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Bruce Arthur: Welcome to these Tokyo Olympics, where the IOC hopes you might follow the rules

Bruce Arthur: Welcome to these Tokyo Olympics, where the IOC hopes you might follow the rules
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TOKYO — One day in and the IOC is cracking down. Or threatening to crack down. Or gently asking, would you mind not flouting the rules, please? We’ve got a bit of an Olympics happening here.

The Olympics is always an exercise in trying to smooth out problems, and . The transportation system is already clanking, the web-based information system has hiccups, the heat is already hot. And the global pandemic, as it turns out, isn’t over.

So there has already been masslessness at the opening ceremony, some media misbehaviour, and boundary-pushing in the Olympic Village. Apparently the Irish are becoming a little notorious for not loving masks, which you wouldn’t expect. You learn something every day, or hope to.

“Yeah, we do hear from the athletes, and not just the athletes, about some people in the village not adhering to wearing masks,” says Dr. Mike Wilkinson, the chief medical officer for the Canadian Olympic Committee. “I wouldn’t say blatantly not wearing masks all the time, but sometimes they try to push loopholes or walking with a coffee or something like that, which is what we see.

“Basically, we do everything we can in our power to protect ourselves ... it’s wear the mask all the time when you are not in your room sleeping, or when you’re actually competing and training.

“I start to sound like a stuck record in this place. Being in this part of the world one plans for things like earthquakes, for tsunamis; we plan for all those disasters as well, potential disasters. COVID is certainly another level of that planning.”

That’s the good kind of paranoia, in what should be a more universally paranoid Games. But will those involved with this Games learn, and will it be the easy way or the hard way? You’re supposed to wear a mask everywhere you go, but the only problem with the IOC playbook beyond its lack of virology logic is that it is written for people who follow rules.

“The intention is the following: every time we start a meeting, every time we see someone without wearing a mask, and that happens a little bit everywhere, it’s our duty, it’s our duty all of us to say, reminder, mask please,” said Christophe Dubi, the IOC’s Games executive director. “This is very important, very important. And in most of the places people simply forget. I’ve been in Japan nearly two months, and to me when I’m not wearing it, I feel naked.

“Now if you have blatant behaviours that are absolutely unbearable, we will definitely take action. But it starts with informing and repeating this information so we don’t see people without masks. That’s absolutely clear.”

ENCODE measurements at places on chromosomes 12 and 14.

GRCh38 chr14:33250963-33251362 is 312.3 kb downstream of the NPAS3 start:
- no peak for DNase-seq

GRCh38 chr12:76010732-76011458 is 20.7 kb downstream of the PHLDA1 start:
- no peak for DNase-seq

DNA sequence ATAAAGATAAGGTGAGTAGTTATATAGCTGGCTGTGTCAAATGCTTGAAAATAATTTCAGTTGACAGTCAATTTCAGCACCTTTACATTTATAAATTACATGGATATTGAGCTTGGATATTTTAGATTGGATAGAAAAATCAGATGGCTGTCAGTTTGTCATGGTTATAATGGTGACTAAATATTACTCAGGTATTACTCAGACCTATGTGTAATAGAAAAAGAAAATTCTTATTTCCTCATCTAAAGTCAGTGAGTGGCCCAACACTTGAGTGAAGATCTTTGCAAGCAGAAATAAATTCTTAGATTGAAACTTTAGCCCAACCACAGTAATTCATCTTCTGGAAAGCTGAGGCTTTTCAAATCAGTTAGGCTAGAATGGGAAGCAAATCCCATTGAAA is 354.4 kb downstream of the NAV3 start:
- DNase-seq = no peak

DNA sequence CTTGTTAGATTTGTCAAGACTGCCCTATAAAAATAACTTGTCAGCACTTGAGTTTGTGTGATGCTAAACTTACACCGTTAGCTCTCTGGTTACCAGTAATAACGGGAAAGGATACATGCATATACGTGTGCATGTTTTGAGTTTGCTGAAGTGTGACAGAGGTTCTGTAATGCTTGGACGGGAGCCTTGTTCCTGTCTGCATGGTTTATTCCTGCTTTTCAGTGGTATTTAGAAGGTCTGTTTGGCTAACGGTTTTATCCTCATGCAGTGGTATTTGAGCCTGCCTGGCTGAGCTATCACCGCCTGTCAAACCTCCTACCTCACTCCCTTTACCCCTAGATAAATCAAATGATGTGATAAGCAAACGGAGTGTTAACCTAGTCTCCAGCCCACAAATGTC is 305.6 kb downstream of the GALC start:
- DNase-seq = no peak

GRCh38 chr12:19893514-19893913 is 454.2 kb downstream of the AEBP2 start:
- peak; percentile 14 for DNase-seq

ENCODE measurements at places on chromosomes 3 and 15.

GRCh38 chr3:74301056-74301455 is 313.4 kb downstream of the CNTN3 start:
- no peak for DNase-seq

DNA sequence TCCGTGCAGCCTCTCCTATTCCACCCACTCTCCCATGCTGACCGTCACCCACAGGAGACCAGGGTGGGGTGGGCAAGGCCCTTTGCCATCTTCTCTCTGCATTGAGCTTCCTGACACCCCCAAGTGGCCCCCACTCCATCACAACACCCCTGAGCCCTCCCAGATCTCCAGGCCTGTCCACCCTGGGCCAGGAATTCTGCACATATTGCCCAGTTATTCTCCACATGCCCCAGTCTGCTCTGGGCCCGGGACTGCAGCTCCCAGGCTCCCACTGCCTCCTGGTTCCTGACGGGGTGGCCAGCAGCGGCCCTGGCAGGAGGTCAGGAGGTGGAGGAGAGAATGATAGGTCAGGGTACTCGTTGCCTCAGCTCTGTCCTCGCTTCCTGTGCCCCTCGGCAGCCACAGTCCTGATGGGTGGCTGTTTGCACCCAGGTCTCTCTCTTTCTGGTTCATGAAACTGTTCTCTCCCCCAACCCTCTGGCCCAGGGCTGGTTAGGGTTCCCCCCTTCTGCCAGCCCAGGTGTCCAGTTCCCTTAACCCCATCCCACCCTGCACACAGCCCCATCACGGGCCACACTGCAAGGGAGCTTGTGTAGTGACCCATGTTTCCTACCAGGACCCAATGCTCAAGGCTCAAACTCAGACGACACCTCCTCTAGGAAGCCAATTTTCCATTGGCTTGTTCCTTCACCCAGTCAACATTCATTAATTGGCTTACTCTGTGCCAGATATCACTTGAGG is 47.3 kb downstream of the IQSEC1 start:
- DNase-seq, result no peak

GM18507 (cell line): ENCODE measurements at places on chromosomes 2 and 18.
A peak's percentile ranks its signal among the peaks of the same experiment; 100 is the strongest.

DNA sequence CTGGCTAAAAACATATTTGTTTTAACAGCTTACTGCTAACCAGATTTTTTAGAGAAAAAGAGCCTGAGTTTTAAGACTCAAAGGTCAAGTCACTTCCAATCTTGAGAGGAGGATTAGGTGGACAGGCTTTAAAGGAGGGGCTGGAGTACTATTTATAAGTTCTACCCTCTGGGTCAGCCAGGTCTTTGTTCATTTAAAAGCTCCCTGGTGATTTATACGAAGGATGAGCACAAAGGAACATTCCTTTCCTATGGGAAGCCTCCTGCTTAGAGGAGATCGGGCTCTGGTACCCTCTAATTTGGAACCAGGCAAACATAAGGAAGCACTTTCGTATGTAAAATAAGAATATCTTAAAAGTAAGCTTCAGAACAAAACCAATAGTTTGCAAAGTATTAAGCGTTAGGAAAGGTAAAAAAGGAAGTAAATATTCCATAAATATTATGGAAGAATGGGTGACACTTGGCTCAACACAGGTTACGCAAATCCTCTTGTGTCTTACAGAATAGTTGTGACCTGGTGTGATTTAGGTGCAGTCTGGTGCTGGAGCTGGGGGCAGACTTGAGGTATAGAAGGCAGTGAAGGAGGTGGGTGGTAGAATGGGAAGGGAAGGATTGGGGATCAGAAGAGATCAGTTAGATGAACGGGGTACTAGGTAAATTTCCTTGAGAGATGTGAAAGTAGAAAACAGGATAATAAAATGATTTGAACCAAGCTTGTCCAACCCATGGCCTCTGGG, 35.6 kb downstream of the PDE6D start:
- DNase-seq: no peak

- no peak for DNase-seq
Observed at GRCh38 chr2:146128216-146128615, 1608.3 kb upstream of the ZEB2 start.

Unbearable is an interesting bar to set for a pandemic Olympics, one supposes; it’s like deciding how much Tokyo summer heat is too much before it kills you. Now, there has apparently been some unbearable behaviour, and I regret to say that as everyone on earth predicted, it appears to have come from the international media. The IOC has already yanked some media credentials for a day after what were described as serial violations, which were repeated even after multiple warnings.

Maybe it was bars, maybe it was restaurants, maybe it was public transit, and maybe it was wearing your mask like a hat. Media are not even supposed to leave their hotels for , until recently.

That has apparently changed. See? Smoothing things out.

“If it is necessary to go out anywhere in a short time, like in order to go to the convenience store in case the building does not have facilities for food, we still have to provide a certain level of those elements for those media who are under the 14-day quarantine period,” said organizing committee spokesman Masa Takaya Friday, per Inside the Games. “There will now be no 15-minute rule, but what we want to make sure is that thorough countermeasures are in place.”

Ah, fair enough. We want to be safe, but we also need to eat. The breakfast at my hotel is two pieces of white toast with a choice of two jams and coffee. So we can go grab some food?

“If you need to go out, even for a minute to get your meals, you need to just tell your security person at the entrance to say your name and room number. Under his or her surveillance you can of course go into a convenience store to buy your meals and come back as quickly as possible. There is no clear definition that it has to be within 15 minutes.”

OK. The security guards who sits in the hotel lobby are very friendly. Sounds good.

“If it is necessary to get meals, you need to get access to the convenience store outside the building, you just need to be within the sight of the security person.”

Uh, what if your convenience store is not right outside the building? Ours is not.

“It’s not like the security person will keep following you, it’s not like that, but we still have to say to the citizens in the local area that the 14-day quarantine is in place. Even if you have to go to a restaurant even for a short minute, you will have to be under the sight of this security person.”
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